De-identifying PHI and teletherapy

De-Identifying Information
The primary goal of the Health Insurance Portability and Accountability Act (HIPAA) Privacy Rule is to safeguard Protected Health Information (PHI). In this article, you will learn about de-identifying PHI in order to remain HIPAA compliant when performing Teletherapy. 

 

De-identifying information is basically the act of removing personal, identifiable information. When sharing and storing information electronically you are required to do everything you can to keep your client’s information private and secure. The HIPAA Privacy Rule has two methods for de-identifying; Expert Determination & Safe Harbor. According to the Office of Civil Rights (2015) an expert is, “a person with appropriate knowledge of and experience with generally accepted statistical and scientific principles and methods for rendering information not individually identifiable…” I don’t know about you, but I’m not an expert. For that reason, I use the Safe Harbor Method.

Safe Harbor Method

This method consists of removing personal identifiers when sharing information. The following list was taken directly from the U.S. Department of Health & Human Services (HHS) website and was created by the Office of Civil Rights (2015). For updated lists and more detailed information, check out the HHS link provided above.

Personal Identifiers: 
  1. Names
  2. All geographic subdivisions smaller than a state, including street address, city, county, precinct, ZIP code, and their equivalent geocodes, except for the initial three digits of the ZIP code if, according to the current publicly available data from the Bureau of the Census:
    (a) The geographic unit formed by combining all ZIP codes with the same three initial digits contains more than 20,000 people; and
    (b) The initial three digits of a ZIP code for all such geographic units containing 20,000 or fewer people is changed to 000
  3. All elements of dates (except year) for dates that are directly related to an individual, including birth date, admission date, discharge date, death date, and all ages over 89 and all elements of dates (including year) indicative of such age, except that such ages and elements may be aggregated into a single category of age 90 or older
  4. Telephone numbers
  5. Vehicle identifiers and serial numbers, including license plate numbers
  6. Fax numbers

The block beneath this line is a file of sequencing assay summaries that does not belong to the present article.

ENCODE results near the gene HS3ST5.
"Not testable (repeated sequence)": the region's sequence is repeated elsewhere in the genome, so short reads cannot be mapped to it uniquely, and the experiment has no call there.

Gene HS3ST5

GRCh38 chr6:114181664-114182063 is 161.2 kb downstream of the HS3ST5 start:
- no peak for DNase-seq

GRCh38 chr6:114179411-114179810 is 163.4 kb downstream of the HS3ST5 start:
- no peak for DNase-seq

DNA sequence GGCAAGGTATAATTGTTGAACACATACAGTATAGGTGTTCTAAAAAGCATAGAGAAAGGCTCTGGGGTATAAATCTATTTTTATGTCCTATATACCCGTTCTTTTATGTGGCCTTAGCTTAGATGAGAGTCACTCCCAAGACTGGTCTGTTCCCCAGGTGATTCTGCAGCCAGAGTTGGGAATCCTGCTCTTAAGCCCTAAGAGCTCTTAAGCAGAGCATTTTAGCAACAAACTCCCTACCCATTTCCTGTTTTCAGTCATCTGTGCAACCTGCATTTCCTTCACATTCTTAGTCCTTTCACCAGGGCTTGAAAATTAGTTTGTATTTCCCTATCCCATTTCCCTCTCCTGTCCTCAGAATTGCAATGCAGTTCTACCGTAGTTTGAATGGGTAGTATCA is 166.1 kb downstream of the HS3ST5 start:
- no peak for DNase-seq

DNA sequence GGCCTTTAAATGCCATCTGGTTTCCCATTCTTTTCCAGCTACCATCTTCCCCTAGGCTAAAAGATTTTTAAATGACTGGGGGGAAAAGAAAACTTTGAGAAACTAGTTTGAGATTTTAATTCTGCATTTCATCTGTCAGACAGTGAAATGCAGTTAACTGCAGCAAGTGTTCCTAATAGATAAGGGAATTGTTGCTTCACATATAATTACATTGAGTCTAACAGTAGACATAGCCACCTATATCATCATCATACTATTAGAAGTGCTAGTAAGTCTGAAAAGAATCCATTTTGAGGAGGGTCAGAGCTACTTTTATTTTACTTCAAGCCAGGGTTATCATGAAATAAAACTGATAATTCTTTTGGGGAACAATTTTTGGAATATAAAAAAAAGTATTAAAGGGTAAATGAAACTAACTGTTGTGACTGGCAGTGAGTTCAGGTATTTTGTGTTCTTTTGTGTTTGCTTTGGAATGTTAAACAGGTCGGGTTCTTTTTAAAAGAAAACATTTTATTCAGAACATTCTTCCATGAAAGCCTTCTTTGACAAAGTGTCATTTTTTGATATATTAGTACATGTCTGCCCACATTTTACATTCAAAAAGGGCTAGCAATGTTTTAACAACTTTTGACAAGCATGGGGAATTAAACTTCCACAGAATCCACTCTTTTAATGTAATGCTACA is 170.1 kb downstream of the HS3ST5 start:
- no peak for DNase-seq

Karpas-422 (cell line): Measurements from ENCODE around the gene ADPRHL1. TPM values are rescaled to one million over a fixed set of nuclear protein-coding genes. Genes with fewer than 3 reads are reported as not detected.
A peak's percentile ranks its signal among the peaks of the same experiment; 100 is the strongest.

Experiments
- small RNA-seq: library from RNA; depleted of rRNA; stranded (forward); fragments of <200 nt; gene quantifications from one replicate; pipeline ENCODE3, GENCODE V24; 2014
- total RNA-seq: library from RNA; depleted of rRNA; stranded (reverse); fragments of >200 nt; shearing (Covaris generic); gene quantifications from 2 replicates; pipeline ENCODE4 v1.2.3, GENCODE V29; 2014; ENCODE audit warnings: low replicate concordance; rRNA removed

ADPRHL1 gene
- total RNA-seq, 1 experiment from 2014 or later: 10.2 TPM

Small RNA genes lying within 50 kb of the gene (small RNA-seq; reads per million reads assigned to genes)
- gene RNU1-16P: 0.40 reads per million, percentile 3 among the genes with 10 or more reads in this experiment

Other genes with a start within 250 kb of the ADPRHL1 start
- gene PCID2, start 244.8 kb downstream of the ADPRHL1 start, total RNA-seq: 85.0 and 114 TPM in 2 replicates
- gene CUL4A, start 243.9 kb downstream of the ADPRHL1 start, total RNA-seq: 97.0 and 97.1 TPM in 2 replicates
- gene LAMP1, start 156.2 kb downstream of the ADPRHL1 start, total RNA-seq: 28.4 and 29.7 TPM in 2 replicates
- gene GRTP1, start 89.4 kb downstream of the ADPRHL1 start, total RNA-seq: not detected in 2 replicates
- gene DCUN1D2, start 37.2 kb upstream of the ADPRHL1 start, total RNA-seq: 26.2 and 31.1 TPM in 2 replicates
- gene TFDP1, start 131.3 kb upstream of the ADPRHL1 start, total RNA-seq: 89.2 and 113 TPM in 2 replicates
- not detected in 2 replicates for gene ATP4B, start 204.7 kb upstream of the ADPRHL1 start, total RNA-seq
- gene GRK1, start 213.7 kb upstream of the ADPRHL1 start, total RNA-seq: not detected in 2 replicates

7. Device identifiers and serial numbers
  8. Email addresses
  9. Web Universal Resource Locators (URLs)
  10. Social security numbers
  11. Internet Protocol (IP) addresses
  12. Medical record numbers
  13. Biometric identifiers, including finger and voice prints
  14. Health plan beneficiary numbers
  15. Full-face photographs and any comparable images
  16. Account numbers
  17. Any other unique identifying number, characteristic, or code, except as permitted under the security rule (see HHS website)
  18. Certificate/license numbers
So what do you need to do?

Use a HIPAA compliant software for storing and sharing information. Some examples include patient portals, electronic health records (EHR) software and Google Drive. Only use services that provide a Business Associate Agreement (BAA). There are many options out there with varying price ranges. The simplest way to keep information safe is by using software that has been created to keep information private and safe.

What about email?

If your client emails you, they do not have to adhere to HIPAA standards. However, once you receive the email, you must store it using HIPAA compliant methods. When you email your clients, you have to take precautions to ensure that your email only contains the necessary information and that it is being sent securely to the right person. Never email PHI. I recommend that you sign up for a HIPAA compliant email service that offers a BAA. HIPAA compliant email service should take care of data encryption for you. Many EHRs offer email services and patient portals where PHI can be shared or viewed because the data is encrypted. To learn more about a BAA check out the article, “BAA: Why You Need It.

The Office of the National Coordinator for Health Information Technology (ONC) is a great resource for learning about ways to keep PHI safe. Click this link to read the 10 tips they’ve put together to help with protecting electronic PHI.

For a HIPPA Security Checklist, check out this link.

 

References:

Office of Civil Rights (2015, November 6). Guidance Regarding Methods for De-identification. Retrieved from https://www.hhs.gov/hipaa/for-professionals/privacy/special-topics/de-identification/index.html#rationale
Photo credit: Visual Content on VisualHunt / CC BY

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